The formality inherent in the certification further suggests its evidentiary purpose. Although “[f]ormality is not the sole touchstone of our primary purpose inquiry,” a statement’s formality or informality can shed light on whether a particular statement has a primary purpose of use at trial. Bryant, 562 U. S., at ___ (slip op., at 19). [Footnote 3] I agree with the Court’s assessment that the certificate at issue here is a formal statement, despite the absence of notarization. Ante, at 14–15; Crawford, 541 U. S., at 52 (“[T]he absence of [an] oath [is] not dispositive”). The formality derives from the fact that the analyst is asked to sign his name and “certify” to both the result and the statements on the form. A “certification” requires one “[t]o attest” that the accompanying statements are true. Black’s Law Dictionary 258 (9th ed. 2009) (definition of “certify”); see also id., at 147 (defining “attest” as “[t]o bear witness; testify,” or “[t]o affirm to be true or genuine; to authenticate by signing as a witness”).

   In sum, I am compelled to conclude that the report has a “primary purpose of creating an out-of-court substitute for trial testimony,” Bryant, 562 U. S., at ___ (slip op., at 11), which renders it testimonial.


   After holding that the report was testimonial, the New Mexico Supreme Court nevertheless held that its admission was permissible under the Confrontation Clause for two reasons: because Caylor was a “mere scrivener,” and because Razatos could be cross-examined on the workings of the gas chromatograph and laboratory procedures. 226 P. 3d, at 8–10. The Court convincingly explains why those rationales are incorrect. Ante, at 9–13. Therefore, the New Mexico court contravened our precedents in holding that the report was admissible via Razatos’ testimony.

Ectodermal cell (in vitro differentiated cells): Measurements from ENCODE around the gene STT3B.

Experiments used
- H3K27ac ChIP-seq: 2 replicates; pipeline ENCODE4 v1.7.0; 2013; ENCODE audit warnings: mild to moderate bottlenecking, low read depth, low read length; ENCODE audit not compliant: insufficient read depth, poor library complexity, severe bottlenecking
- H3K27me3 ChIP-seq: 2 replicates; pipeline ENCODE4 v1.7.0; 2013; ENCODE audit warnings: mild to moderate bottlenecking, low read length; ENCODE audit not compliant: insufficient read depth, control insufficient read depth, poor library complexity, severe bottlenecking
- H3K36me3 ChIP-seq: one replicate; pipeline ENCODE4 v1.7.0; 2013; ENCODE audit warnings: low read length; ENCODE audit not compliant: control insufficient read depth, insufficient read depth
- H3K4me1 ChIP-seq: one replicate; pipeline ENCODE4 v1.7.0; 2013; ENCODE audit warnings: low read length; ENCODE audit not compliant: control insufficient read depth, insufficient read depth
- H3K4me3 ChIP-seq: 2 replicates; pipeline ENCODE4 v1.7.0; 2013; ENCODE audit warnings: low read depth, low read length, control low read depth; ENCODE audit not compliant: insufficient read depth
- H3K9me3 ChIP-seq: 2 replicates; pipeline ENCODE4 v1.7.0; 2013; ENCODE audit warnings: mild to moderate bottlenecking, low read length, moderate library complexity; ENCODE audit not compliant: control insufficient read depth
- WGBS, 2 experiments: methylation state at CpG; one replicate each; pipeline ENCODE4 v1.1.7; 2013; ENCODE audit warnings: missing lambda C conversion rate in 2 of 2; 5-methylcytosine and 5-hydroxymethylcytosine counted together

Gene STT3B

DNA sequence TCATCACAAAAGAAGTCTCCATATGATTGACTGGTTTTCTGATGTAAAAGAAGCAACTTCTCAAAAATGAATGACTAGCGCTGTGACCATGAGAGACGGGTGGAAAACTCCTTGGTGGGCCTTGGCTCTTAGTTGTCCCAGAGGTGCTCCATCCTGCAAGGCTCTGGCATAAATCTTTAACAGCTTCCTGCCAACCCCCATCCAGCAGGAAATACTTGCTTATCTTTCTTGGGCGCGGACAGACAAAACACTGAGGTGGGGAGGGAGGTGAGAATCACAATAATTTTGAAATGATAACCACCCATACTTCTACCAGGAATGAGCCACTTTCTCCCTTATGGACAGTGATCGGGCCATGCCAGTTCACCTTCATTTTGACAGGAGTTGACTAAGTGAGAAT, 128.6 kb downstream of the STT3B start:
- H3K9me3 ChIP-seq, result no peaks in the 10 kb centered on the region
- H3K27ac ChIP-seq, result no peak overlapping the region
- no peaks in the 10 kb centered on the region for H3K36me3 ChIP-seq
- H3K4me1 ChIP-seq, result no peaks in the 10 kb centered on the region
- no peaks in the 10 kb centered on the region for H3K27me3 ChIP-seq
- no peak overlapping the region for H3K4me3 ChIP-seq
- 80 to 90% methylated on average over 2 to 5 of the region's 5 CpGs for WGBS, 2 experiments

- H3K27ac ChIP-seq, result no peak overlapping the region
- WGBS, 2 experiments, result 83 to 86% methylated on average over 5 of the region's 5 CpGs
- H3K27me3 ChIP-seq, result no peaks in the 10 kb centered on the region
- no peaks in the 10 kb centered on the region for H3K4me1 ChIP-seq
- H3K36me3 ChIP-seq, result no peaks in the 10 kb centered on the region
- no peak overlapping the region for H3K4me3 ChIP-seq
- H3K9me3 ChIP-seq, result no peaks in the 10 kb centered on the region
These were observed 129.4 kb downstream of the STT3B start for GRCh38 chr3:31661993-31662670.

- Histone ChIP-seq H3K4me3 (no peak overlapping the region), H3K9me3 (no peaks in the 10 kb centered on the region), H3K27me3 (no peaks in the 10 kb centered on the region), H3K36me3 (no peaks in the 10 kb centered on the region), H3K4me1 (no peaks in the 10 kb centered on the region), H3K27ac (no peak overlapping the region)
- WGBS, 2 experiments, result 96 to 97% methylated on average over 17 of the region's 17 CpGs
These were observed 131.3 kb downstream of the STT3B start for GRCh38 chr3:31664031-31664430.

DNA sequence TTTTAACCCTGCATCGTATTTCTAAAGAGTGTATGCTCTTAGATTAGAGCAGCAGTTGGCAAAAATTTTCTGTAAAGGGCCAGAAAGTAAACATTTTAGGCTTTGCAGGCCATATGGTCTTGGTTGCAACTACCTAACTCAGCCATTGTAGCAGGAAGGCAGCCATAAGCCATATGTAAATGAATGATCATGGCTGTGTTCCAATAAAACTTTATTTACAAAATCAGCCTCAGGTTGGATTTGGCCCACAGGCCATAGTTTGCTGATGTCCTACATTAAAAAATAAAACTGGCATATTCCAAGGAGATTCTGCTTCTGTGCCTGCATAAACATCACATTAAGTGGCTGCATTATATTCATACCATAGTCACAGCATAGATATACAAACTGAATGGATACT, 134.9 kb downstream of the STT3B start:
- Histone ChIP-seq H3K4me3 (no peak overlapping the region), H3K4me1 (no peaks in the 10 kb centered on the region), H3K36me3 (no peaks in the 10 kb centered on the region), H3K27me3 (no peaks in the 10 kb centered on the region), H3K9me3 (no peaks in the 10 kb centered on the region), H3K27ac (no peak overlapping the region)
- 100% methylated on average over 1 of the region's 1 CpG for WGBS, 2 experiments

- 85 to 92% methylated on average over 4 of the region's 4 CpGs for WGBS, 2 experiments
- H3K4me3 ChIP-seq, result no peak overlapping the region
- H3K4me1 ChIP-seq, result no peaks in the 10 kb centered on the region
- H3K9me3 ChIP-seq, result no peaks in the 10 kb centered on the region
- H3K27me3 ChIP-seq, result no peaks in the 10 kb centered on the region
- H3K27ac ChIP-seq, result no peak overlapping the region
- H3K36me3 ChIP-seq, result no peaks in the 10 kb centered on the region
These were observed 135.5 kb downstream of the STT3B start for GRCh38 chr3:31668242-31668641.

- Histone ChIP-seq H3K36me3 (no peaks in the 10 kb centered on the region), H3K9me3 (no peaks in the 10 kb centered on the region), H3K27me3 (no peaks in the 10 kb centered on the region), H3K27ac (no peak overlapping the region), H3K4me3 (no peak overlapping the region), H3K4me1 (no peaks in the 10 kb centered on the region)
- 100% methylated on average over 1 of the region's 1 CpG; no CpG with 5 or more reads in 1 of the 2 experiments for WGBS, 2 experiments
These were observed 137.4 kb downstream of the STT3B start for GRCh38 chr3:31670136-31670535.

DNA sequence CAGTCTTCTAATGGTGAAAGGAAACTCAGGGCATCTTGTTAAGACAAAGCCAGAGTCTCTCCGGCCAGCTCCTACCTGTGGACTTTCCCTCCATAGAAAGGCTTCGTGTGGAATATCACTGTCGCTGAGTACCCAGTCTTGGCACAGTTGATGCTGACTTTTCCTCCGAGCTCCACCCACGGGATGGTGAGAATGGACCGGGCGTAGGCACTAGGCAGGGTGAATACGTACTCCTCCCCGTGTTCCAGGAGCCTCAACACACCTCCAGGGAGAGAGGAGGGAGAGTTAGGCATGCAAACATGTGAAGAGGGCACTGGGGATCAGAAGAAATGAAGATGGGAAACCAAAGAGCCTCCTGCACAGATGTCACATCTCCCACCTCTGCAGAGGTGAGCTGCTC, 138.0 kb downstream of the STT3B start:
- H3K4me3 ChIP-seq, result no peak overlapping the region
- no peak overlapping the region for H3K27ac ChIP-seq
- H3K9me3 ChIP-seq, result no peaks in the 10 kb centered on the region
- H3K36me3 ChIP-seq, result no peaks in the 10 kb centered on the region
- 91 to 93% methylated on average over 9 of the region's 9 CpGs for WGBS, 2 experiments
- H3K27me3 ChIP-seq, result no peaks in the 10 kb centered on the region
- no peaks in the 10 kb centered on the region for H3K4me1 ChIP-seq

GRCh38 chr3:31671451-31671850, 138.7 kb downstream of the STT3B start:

Although this case is materially indistinguishable from the facts we considered in Melendez-Diaz, I highlight some of the factual circumstances that this case does not present.

   First, this is not a case in which the State suggested an alternate purpose, much less an alternate primary purpose, for the BAC report. For example, the State has not claimed that the report was necessary to provide Bullcoming with medical treatment. See Bryant, 562 U. S., at ___ , n. 9 (slip op., at 15, n. 9) (listing “Statements for Purposes of Medical Diagnosis or Treatment” under Federal Rule of Evidence 803(4) as an example of statements that are “by their nature, made for a purpose other than use in a prosecution”); Melendez-Diaz, 557 U. S., at ___, n. 2 (slip op., at6, n. 2) (“[M]edical reports created for treatment purposes … would not be testimonial under our decision today”); Giles v. California, 554 U. S. 353, 376 (2008) (“[S]tatements to physicians in the course of receiving treatment would be excluded, if at all, only by hearsay rules”).

   Second, this is not a case in which the person testifying is a supervisor, reviewer, or someone else with a personal, albeit limited, connection to the scientific test at issue. Razatos conceded on cross-examination that he played no role in producing the BAC report and did not observe any portion of Curtis Caylor’s conduct of the testing. App. 58. The court below also recognized Razatos’ total lack of connection to the test at issue. 226 P. 3d, at 6. It would be a different case if, for example, a supervisor who observed an analyst conducting a test testified about the results or a report about such results. We need not address what degree of involvement is sufficient because here Razatos had no involvement whatsoever in the relevant test and report.